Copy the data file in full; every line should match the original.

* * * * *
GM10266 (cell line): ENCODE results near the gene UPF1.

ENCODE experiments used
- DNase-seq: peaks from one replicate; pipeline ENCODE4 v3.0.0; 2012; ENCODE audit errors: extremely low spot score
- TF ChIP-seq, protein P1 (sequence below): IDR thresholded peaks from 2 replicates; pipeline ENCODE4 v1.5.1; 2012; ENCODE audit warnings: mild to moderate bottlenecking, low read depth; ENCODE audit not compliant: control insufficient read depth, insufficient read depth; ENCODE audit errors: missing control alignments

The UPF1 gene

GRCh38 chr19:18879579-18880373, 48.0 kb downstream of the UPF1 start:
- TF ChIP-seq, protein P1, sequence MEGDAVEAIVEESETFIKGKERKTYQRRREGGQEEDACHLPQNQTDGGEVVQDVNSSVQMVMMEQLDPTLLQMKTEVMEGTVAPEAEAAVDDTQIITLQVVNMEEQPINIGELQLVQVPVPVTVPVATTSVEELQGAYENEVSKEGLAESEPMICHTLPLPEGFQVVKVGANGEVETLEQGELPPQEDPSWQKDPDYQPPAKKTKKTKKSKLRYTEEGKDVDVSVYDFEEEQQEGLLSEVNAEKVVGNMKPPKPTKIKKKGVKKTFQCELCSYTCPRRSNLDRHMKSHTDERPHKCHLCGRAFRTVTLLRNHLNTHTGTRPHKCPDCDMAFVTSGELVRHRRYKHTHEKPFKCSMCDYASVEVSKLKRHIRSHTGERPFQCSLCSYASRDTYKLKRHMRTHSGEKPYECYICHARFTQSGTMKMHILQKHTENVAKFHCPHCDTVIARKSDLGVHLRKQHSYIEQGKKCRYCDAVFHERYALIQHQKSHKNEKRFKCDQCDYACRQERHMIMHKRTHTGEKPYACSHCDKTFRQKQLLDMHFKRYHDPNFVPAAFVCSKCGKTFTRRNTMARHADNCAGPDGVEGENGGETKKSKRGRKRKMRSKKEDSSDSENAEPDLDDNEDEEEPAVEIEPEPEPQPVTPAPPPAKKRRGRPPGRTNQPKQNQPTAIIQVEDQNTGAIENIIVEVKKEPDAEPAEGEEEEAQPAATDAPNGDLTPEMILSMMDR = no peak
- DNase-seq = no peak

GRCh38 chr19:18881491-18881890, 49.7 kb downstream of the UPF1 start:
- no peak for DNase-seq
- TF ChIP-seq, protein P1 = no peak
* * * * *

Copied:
GM10266 (cell line): ENCODE results near the gene UPF1.

ENCODE experiments used
- DNase-seq: peaks from one replicate; pipeline ENCODE4 v3.0.0; 2012; ENCODE audit errors: extremely low spot score
- TF ChIP-seq, protein P1 (sequence below): IDR thresholded peaks from 2 replicates; pipeline ENCODE4 v1.5.1; 2012; ENCODE audit warnings: mild to moderate bottlenecking, low read depth; ENCODE audit not compliant: control insufficient read depth, insufficient read depth; ENCODE audit errors: missing control alignments

The UPF1 gene

GRCh38 chr19:18879579-18880373, 48.0 kb downstream of the UPF1 start:
- TF ChIP-seq, protein P1, sequence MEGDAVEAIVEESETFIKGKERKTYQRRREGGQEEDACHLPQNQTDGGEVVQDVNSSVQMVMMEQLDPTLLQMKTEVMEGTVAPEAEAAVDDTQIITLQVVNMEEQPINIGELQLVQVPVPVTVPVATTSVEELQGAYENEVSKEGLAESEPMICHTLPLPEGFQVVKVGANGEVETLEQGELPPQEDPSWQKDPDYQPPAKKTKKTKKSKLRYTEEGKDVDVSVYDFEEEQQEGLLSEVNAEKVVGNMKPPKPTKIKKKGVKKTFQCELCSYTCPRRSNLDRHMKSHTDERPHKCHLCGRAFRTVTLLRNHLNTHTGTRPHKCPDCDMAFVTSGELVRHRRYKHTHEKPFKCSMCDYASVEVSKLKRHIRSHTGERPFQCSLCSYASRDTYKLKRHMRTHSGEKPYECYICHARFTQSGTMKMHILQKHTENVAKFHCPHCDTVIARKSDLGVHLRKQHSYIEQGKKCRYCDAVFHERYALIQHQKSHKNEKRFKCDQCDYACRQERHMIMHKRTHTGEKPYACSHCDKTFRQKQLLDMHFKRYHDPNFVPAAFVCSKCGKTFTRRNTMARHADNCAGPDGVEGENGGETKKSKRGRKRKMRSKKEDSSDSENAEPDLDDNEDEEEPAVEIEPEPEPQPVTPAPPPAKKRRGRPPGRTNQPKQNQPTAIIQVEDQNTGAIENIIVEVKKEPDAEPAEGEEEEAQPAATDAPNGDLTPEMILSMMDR = no peak
- DNase-seq = no peak

GRCh38 chr19:18881491-18881890, 49.7 kb downstream of the UPF1 start:
- no peak for DNase-seq
- TF ChIP-seq, protein P1 = no peak